#RSNA14: Room for Improvement in Radiology Reports

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Use colour, avoid all capital letters and be informative, was the message from radiation oncologist Lawrence B. Marks to his diagnostic radiology colleagues. The Annual Oration in Radiation Oncology at the Radiological Society of North America (RSNA) annual meeting, delivered by Marks, Dr. Sidney K. Simon Distinguished Professor of Oncology Research in the Department of Radiation Oncology at the University of North Carolina at Chapel Hill School of Medicine, included pertinent advice on how to make radiology reports better.

He commended the book by Colin Wheildon on type and layout, the result of randomised studies testing reading comprehension according to layout, font, colour and capitalisation. Wheildon’s research found that sans serif fonts tend to reduce comprehension. Anything other than black text on white background leads to poorer comprehension, and white on black is bad, with other colour combinations being hard to read. Marks illustrated his point with a report he received, all in capital letters. Due to it being all in capital letters, he did not notice there was a full stop or period, and read it as a comma, giving an entirely different meaning. Both punctuation and numbers are obscured if reports are written all in capital letters. The all important number stands out if you do not put them in a sea of capital letters, he observed. And yet not only reports, but software still use all capital letters. While travel websites are beautifully laid out, they certainly know what they are doing when they publish terms and conditions for refunds - all in capitals! Using all capital letters degrades comprehension of the report.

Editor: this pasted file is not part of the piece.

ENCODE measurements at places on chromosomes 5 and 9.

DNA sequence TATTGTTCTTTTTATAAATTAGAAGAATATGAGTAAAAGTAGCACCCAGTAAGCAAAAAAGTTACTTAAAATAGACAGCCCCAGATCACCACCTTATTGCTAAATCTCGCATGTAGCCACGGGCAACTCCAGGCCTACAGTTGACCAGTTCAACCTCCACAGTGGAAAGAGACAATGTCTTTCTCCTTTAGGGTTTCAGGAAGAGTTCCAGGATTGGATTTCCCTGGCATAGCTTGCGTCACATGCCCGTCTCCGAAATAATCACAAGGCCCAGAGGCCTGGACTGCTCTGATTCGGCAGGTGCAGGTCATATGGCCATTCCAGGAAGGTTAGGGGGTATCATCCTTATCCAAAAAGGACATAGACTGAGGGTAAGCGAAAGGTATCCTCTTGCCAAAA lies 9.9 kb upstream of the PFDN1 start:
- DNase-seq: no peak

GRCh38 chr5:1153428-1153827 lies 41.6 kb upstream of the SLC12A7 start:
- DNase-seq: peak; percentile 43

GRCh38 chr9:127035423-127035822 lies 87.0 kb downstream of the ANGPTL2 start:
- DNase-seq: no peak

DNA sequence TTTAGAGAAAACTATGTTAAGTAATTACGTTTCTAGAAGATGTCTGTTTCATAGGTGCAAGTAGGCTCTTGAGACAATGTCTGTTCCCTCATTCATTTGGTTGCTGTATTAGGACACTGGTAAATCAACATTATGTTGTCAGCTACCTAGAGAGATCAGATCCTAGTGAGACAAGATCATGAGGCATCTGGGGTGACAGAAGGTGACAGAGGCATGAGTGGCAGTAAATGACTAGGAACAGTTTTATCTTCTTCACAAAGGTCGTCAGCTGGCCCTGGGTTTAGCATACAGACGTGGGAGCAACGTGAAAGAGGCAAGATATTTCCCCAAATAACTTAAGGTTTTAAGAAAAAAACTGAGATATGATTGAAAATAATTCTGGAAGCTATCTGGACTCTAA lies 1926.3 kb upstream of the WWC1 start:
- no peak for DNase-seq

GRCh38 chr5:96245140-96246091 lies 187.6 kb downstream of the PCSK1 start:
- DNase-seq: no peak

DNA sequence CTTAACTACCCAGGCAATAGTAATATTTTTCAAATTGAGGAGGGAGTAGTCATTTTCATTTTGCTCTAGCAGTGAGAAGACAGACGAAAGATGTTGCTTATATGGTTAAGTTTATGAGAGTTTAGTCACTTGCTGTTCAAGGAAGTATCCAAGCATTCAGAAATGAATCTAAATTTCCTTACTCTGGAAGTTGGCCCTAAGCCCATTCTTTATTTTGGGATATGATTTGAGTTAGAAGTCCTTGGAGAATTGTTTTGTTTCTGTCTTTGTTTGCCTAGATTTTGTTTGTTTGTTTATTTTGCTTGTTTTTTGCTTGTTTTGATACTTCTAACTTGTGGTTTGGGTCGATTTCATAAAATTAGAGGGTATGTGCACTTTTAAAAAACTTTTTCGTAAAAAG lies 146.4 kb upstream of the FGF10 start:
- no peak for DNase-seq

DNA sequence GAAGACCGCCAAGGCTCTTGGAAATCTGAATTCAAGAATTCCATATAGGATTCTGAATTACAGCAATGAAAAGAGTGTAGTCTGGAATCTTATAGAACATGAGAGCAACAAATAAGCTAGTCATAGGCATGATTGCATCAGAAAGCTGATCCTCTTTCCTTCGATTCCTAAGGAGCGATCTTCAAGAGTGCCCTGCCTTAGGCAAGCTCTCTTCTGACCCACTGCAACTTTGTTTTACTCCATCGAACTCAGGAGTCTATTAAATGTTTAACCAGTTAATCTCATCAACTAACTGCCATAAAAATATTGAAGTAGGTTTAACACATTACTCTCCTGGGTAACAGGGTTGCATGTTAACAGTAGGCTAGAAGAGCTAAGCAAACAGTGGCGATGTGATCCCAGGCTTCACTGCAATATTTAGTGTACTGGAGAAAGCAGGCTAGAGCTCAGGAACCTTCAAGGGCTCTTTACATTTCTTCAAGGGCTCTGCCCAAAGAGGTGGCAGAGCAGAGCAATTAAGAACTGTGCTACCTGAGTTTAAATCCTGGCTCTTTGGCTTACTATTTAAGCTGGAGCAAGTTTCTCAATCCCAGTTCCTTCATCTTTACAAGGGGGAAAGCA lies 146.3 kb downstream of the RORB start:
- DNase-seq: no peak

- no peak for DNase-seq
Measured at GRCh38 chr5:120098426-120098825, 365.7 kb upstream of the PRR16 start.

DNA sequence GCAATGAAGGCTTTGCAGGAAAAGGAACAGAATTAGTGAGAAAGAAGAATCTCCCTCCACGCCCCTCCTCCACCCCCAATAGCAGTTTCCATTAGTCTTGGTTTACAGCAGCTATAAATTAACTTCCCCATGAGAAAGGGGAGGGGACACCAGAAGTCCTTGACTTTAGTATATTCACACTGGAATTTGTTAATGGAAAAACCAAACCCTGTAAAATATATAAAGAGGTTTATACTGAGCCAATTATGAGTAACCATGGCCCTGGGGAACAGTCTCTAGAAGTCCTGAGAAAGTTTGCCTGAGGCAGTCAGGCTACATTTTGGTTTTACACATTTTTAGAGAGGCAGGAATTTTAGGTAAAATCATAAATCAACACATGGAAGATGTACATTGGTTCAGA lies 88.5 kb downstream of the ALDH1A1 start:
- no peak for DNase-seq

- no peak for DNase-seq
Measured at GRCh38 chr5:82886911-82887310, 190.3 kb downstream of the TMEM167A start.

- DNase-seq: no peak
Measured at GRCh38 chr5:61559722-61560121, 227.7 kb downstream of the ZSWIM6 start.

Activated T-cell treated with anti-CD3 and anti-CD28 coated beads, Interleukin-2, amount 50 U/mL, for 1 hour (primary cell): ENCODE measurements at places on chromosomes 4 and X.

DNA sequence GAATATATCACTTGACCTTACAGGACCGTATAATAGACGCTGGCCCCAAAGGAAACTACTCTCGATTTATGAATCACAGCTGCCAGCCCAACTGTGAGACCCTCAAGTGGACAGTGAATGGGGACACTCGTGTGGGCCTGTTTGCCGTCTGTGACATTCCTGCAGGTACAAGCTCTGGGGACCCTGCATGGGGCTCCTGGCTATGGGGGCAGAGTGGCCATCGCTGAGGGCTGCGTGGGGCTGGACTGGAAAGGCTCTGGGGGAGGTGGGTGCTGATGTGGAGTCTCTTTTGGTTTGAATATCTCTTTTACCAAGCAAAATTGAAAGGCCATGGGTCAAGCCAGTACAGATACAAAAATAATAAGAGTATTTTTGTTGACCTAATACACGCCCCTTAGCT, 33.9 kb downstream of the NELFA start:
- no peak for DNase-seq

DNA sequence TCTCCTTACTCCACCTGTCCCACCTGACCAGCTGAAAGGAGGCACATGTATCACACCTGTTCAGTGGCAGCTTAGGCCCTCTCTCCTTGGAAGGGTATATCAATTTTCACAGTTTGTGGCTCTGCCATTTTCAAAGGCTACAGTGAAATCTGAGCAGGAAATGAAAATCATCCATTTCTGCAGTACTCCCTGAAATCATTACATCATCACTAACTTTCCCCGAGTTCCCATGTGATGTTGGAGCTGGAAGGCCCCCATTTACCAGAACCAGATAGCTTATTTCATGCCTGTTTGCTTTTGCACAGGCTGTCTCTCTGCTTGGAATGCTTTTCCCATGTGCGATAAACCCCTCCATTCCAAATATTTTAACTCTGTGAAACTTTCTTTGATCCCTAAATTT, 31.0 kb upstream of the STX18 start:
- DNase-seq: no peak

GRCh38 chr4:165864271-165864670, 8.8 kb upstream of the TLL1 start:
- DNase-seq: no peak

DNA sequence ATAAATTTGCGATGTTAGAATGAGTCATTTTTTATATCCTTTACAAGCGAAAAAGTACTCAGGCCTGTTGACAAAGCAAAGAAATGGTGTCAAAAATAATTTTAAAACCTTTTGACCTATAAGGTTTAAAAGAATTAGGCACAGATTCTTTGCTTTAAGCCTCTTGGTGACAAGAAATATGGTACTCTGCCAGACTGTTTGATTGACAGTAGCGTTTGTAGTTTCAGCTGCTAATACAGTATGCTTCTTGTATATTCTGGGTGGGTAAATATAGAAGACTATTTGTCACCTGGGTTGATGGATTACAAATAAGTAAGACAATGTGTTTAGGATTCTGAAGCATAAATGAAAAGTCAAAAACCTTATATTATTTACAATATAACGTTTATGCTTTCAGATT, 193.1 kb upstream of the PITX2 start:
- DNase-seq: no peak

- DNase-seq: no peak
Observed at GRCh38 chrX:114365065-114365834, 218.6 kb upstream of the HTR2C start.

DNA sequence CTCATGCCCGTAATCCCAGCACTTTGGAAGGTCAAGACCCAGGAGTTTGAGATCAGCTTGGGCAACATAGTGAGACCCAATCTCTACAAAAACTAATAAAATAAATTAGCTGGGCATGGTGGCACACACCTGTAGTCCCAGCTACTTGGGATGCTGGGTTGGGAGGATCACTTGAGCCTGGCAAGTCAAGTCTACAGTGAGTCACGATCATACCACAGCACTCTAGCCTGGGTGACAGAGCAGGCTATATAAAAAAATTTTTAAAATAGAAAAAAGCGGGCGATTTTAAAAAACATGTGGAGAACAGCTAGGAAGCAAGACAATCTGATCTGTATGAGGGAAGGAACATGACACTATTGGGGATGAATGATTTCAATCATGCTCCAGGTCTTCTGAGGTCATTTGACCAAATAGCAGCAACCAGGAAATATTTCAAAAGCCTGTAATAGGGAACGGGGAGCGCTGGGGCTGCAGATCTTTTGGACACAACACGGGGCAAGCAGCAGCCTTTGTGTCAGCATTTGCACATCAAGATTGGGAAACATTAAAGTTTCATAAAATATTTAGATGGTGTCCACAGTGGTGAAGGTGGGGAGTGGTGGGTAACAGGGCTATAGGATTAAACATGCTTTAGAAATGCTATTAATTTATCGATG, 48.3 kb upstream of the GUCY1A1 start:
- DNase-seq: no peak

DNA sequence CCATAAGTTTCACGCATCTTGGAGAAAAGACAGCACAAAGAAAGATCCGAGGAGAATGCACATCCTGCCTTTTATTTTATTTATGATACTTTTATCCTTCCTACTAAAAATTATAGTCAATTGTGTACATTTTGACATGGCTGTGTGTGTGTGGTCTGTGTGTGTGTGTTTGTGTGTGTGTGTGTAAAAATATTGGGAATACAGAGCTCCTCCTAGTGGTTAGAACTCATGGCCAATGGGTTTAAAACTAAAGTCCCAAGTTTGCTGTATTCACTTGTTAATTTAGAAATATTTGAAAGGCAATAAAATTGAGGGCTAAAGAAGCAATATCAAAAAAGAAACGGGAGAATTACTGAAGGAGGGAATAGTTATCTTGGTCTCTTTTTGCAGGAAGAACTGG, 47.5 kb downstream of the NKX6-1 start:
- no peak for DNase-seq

Radiation oncologists rely on diagnostic radiology reports, but it’s a two-way street. Compare the radiation oncology request for a brain MRI “Define tumour extent” to “adenoid cystic tumour of parotid, assess spread along nerves to base of skull”. Similarly, compare the report on a chest CT, “multiple med nodes” to “enlarged nodes at levels 4R, 2R.” “Your notes are read,” said Marks, “so it’s your responsibility to make notes as readable as possible.” He would find it helpful if BIRADS concepts were applied to all reports, making it easier to know what needs to be done clinically. The electronic health record (EHR) gives the opportunity to include supplemental narrative as well as images. Why not use colour in reports, he suggested, for example green for benign findings or red for suspicious findings. These could be used for requests too, but there would need to be checklists.  

Patients are included, said Marks, noting the recent New York Times article, “Radiologists are reducing the pain of uncertainty.”

Claire Pillar
Managing Editor, HealthManagement

 

Published on : Thu, 4 Dec 2014



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RSNA 2014, #RSNA14, Radiology reports Use colour, avoid all capital letters and be informative, was the message from radiation oncologist Lawrence B. Marks to his diagnostic radiology colleague

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